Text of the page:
4. Moderately-paced action with no real narrative or crucial points to remember. Gaming when you haven’t slept consistently in eight months is a challenging proposition, especially at stupid-o’clock in the morning. Players of MMORPGs who have raided with international guild mates from very different time zones will be familiar with this slow-thinking sensation. Who knew that the human brain doesn’t function very well under these conditions?
  5. Turn-based play to allow for walking laps of the room while making ‘shhh-shhh’ noises.
  6. Carefully planned incentives can make you think you have actually achieved something in that time when you should have been asleep, and can make you feel that it is worthwhile coming back again tomorrow night, and the night after that.
  7. BONUS: Paid is fine, cheap is good, free is even better.

Through the combination of Hearthstone and iPad, Blizzard have achieved all of these hypothetical goals and more*. The nature of Hearthstone as a free-to-play CCG (Collectable Card Game) meant that its original incarnation was already about as good as you could get for us NPWLGBDHETOS. Porting it to iDevices added the crucial element of portability; you can have it resting on your leg, a chest of drawers, a stationary pet, the back of the couch… wherever you want and on whatever surface is available. I’ve also found portable Hearthstone to be suitable for enlivening the folding of washing, though less so when washing dishes.

The only warning I will add to this endorsement – and if you are a NPWLGBDHETOS I can’t recommend this FREE game enough – is that Hearthstone is extremely addictive. It has the potential to compromise your productivity at times, but that is a risk you take with any accessible, incentive-based past time, be it Angry Birds, Facebook, Twitter or Candy Crush Saga. I was looking for a good digital CCG when I came across an unassuming mention of Hearthstone’s iPad release, and it has since been my most played game by many, many hours and proved itself valuable at all times of day and night.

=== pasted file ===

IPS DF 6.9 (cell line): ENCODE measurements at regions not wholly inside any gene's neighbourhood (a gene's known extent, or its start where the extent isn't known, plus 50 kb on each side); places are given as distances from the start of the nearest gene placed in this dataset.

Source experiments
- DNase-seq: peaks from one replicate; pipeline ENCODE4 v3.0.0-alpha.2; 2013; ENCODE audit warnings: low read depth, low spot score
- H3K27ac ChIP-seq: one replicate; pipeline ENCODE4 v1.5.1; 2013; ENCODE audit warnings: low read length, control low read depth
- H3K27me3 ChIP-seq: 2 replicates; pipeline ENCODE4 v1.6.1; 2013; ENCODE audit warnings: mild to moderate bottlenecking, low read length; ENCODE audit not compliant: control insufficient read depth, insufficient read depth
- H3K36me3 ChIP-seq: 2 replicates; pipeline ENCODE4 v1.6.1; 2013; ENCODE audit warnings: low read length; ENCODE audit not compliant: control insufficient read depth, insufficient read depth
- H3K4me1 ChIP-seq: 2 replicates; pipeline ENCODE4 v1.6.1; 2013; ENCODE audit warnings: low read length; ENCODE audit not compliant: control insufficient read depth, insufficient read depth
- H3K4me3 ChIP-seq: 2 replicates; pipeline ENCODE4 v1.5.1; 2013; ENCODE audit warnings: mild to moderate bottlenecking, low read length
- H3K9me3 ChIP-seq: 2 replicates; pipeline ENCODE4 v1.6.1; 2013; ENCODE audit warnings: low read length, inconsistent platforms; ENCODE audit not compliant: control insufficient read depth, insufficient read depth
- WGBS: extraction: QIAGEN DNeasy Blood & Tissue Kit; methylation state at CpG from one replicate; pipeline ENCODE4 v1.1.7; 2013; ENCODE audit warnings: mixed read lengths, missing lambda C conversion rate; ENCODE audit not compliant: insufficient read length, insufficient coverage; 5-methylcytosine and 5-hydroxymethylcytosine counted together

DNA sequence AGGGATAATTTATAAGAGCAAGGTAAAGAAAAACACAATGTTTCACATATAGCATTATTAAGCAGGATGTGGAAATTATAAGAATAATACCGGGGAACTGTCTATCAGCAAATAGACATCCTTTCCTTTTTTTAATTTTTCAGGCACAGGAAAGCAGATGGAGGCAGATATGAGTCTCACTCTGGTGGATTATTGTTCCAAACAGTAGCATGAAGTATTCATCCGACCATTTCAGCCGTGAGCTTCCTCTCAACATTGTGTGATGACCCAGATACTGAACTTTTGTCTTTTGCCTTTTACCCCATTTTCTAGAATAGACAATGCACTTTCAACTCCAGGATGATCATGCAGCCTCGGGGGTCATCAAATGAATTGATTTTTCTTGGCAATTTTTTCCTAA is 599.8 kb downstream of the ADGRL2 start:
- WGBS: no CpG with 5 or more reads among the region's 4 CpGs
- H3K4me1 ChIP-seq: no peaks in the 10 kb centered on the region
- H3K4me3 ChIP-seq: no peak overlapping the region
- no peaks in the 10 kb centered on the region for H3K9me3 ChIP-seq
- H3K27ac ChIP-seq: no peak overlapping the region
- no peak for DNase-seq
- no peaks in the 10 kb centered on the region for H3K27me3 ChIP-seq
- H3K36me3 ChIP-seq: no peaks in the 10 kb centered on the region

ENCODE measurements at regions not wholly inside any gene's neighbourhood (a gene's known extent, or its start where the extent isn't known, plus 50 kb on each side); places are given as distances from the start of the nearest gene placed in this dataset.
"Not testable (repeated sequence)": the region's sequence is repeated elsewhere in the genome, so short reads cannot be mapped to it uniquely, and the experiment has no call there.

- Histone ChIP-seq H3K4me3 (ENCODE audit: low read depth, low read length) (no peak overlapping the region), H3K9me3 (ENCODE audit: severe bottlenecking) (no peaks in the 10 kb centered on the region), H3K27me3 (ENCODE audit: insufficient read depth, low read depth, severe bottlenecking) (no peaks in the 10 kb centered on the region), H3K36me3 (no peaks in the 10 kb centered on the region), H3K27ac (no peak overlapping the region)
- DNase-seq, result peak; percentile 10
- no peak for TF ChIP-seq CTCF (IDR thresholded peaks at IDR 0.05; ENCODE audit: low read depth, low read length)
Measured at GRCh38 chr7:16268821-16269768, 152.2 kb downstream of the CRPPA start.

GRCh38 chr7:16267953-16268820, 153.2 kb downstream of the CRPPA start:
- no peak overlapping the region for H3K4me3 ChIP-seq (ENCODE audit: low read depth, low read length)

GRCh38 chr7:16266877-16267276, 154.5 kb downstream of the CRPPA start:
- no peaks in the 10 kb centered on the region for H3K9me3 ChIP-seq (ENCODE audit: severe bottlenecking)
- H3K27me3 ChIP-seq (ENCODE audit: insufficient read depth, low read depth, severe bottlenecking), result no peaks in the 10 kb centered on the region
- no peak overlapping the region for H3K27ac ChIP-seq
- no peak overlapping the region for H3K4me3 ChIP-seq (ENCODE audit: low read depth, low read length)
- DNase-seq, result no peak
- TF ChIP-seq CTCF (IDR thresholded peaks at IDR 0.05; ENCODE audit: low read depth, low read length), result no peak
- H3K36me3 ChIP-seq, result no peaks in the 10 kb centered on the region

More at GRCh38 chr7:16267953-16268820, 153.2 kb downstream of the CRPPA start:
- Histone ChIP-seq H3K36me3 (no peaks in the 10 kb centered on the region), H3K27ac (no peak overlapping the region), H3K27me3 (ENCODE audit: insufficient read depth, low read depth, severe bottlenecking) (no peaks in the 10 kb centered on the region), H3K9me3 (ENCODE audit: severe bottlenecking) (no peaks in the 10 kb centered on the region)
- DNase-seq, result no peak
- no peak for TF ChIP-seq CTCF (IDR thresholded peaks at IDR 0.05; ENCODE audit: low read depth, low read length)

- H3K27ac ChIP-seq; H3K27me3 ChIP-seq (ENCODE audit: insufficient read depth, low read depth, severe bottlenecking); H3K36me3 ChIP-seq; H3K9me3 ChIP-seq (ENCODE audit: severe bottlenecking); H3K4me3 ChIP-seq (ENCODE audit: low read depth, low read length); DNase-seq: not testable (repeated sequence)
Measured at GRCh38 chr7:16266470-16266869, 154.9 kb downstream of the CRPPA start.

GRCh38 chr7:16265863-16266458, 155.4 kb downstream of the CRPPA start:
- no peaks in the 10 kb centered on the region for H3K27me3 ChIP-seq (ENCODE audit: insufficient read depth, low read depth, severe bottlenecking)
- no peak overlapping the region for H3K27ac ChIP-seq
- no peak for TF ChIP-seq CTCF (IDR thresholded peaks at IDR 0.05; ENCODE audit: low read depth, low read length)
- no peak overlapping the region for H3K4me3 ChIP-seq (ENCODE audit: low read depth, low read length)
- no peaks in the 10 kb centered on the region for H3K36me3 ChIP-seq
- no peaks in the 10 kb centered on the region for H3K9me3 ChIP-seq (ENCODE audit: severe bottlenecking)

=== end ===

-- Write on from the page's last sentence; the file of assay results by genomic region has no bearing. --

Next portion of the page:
So forget wine and soft cheeses, this is what every new parent should be handed as they leave the hospital.

NOTE: Pokemon TCG Online has also just been released if this appeals to you more, but to my knowledge requires an iPad 3 to play. If you’ve ever played Magic: The Gathering with old school trading cards or fantasy games in general then Hearthstone should please.

*Blizzard thoughtfully limited Hearthstone’s player-to-player communication to simple phrases including ‘greetings’, ‘sorry’, ‘well played’, ‘oops’ and ‘threaten’. This means that antisocial interaction requires a much higher level of effort than in, say, DOTA 2. Should your opponent be spamming you with greetings for example you can just ‘squelch’ their character and hear nothing more from them for the rest of the game. No one wants to spend the wee hours of the morning settling a baby and copping negativity from antisocial gamers, so this was a great strategy and makes Hearthstone much more kid-friendly. Given the hours of passive exposure, my baby probably has mad skills already. If only I would let him touch the iPad…

3 thoughts on “Why Every New Parent Should Play Hearthstone

  1. Interesting article, I agree this is a great game for parents and I have been utilizing it myself (: The fact it can be played without sound is definitely a bit plus. The only disadvantage is that you can’t really pause the game, and can end up loosing if you have to run and see why the baby is crying…

    In any case this is much better for parents than Starcraft, my other favorite Blizzard game.

    Liked by 1 person

    1. Haha, I know what you mean. I’m looking forward to spending some quality time with Starcraft 2 but I figure that may not be possible until around 2048.

      I’m off to check out your Deck Simulator now! Looks like it’ll be a great tool and can hopefully offer some statistically reliable fixes for my underperforming secret mage deck…

      Thanks for the comment 🙂


      1. Thanks for the reply and I appreciate interest in my simulator. Please let me know what you think as I am always open to ideas to improve it. I just put a post out on the new HELO system so check that out as well.